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Frequently Asked Questions

Equine Business


Q1)  What is the IRS hobby loss provision and how will it affect my farm? 

Profit Motive and the Horse Business

By Richard B. Dicks, CPA

Most involved with the equine industry of whatever breed do so purely as a hobby. It is an activity from which one can derive great pleasure and enjoyment, while at the same time, providing an opportunity to meet new friends and share a common interest with all in their family. There is absolutely nothing wrong with this. It makes for a strong market for our horses and a more interesting and exciting industry for all of us.

There are, however, many of us who, because of the investment of time and money involved, or because of our personal goals for our horse activity, wish to be in the horse BUSINESS. Doing that successfully and having the IRS agree with us on this characterization of our activity is the question at hand.

The federal tax code states that an individual may not deduct operating expenses in an amount greater than the income from an activity if that activity is "not engaged in for profit." This provision of the tax code is often referred to as the Hobby Loss provision. The IRS requires that an individual operate any business activity in a "For Profit" manner. For the IRS to allow a taxpayer to deduct operating tax losses from ordinary taxable income obtained from other activities, there are certain criteria, spelled out by law, with which they must comply.

Losses from a hobby are considered personal expenses and are generally deductible only to the extent of gains from that hobby activity. Whether an activity is considered a business or a hobby per the IRS is dependent upon whether the Service considers that the taxpayer fulfilled certain obligations with regards to the enterprise and entered into it with the objective of making a profit.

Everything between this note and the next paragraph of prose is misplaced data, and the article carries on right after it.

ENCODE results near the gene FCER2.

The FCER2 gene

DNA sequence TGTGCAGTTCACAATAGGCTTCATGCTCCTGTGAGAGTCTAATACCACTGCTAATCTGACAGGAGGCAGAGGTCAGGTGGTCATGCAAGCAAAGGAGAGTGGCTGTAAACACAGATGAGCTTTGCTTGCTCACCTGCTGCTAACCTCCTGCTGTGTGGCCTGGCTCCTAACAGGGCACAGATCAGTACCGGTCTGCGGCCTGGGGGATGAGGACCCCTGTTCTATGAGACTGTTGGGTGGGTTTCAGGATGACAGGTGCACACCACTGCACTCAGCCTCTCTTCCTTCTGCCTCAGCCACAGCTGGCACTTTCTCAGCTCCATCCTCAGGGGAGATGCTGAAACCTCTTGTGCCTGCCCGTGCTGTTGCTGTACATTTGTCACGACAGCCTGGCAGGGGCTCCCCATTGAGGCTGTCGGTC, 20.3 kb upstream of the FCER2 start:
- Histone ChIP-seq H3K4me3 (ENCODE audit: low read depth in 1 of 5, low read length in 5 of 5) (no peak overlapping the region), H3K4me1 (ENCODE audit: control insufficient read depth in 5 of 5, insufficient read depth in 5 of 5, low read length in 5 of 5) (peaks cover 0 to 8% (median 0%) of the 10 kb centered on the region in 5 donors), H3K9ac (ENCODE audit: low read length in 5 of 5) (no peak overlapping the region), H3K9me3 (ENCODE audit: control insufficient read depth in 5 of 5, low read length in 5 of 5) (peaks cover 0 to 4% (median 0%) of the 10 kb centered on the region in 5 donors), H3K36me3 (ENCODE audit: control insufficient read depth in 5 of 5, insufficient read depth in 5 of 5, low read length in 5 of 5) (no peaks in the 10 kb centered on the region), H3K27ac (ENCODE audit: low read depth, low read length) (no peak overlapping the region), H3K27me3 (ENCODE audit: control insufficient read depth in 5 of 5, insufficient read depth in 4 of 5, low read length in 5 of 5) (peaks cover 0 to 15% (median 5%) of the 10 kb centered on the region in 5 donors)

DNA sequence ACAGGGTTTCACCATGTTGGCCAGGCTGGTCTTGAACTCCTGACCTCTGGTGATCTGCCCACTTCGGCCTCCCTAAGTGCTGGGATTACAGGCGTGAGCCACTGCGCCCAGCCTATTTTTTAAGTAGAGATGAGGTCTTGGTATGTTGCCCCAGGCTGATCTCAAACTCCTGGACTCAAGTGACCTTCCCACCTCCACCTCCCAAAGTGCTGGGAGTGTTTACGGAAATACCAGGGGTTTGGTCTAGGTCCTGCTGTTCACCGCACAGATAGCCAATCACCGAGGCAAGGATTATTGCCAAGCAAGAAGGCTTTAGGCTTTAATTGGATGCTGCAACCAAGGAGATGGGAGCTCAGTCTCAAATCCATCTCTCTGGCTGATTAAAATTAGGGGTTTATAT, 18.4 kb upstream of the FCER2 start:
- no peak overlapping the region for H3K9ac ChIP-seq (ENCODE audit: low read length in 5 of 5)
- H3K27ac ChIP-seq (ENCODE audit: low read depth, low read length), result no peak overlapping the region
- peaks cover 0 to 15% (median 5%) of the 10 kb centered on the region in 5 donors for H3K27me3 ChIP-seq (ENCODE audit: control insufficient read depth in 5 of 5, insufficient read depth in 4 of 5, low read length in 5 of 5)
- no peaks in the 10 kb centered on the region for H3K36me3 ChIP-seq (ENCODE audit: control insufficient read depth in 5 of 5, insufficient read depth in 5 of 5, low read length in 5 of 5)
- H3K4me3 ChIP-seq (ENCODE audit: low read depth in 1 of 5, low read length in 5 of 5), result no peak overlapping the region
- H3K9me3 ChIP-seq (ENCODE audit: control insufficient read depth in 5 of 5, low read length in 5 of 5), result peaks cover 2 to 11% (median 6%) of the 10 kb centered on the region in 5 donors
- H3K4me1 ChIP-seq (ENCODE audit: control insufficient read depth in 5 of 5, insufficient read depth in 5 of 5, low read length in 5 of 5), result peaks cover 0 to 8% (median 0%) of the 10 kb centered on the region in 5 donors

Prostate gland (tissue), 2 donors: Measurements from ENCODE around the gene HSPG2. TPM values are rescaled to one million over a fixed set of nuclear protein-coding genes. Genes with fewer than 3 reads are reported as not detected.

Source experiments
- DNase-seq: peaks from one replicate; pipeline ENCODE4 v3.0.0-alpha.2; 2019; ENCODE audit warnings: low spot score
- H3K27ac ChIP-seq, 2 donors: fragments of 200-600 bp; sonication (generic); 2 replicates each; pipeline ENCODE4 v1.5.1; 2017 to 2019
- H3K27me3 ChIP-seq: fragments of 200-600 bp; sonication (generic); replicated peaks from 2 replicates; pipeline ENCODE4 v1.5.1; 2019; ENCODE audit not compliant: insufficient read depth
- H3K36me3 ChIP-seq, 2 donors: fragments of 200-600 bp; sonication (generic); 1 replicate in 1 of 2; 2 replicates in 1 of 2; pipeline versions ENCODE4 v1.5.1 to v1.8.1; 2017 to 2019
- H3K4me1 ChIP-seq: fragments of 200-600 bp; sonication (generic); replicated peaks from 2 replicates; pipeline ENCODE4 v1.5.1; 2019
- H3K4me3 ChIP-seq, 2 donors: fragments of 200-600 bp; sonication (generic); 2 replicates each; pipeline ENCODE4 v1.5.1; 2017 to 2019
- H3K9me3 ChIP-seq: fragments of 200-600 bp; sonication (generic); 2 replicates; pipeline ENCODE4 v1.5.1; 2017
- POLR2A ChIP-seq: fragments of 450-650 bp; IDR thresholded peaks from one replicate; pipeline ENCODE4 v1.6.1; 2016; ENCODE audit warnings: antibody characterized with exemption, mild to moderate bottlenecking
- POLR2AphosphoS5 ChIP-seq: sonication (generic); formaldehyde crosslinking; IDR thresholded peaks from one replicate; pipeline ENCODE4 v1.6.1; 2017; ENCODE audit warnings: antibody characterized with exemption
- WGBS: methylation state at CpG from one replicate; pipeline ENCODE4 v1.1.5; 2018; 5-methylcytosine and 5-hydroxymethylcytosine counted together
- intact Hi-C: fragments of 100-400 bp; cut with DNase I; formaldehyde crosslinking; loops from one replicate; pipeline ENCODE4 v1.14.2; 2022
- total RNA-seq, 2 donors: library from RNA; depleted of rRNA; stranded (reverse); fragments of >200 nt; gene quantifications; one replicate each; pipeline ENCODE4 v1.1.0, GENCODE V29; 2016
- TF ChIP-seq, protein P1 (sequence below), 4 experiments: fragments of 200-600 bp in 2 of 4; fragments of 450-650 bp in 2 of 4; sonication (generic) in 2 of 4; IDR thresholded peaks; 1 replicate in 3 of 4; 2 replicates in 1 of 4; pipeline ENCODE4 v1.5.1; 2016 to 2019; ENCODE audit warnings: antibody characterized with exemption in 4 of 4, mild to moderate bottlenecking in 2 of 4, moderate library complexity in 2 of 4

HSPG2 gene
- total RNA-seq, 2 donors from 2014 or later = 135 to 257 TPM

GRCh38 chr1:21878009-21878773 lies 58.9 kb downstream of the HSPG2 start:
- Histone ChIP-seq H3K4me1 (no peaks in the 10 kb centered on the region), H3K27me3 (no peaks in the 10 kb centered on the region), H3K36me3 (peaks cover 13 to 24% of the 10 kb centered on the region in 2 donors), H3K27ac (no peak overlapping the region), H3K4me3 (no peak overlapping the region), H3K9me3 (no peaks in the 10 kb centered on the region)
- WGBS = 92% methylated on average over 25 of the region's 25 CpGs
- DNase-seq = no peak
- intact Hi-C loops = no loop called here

The IRS lists nine factors, which are normally taken into consideration in determining whether the profit motive exists. Books have been written on this subject alone, including one by me.

The first on the list and an essential ingredient in the presumption of whether a horse-related activity is a business or a hobby is the profit motive. You get past that hurdle and the rest will pretty much fall in line.


Hobby Loss Criteria

1) Is the activity managed in a business-like manner (Is the profit motive present)?

2) The taxpayer's expertise or that of his advisors.

3) The time and effort expended by the taxpayer in carrying on the activity.

4) The expectation that the assets used in the activity may appreciate in value.

5) The taxpayer's history of success in other similar or dissimilar activities.

6) The taxpayer's history of income or losses with respect to the activity.

7) The amount of occasional profits, which the taxpayer may have earned in connection

with the activity.

8) The taxpayer's personal financial status.

9) The elements of personal pleasure or recreation associated with the activity for the


While each of the above criteria can and probably will be taken into account by the IRS in the event of an audit of a horse activity, the primary objective of the taxpayer at all times should be to run the horse operation in a way that would most improve his opportunity to make a profit. In other words, one should run their horse business with the same diligence and using the same business principles and judgment that they would use in conducting other business enterprises.

Keeping good records and preparing attainable short and long-term financial plans showing the intent to make a profit from the horse operation is not only good to show when and if the time comes to deal with the IRS -- it is also the only sensible way to run a business.

- Richard B. Dicks, CPA is author of Equinomics 101. More information at or


There are many excellent resources available on equine business.  In addition to the list below, visit the Equine Business area of the online catalog.

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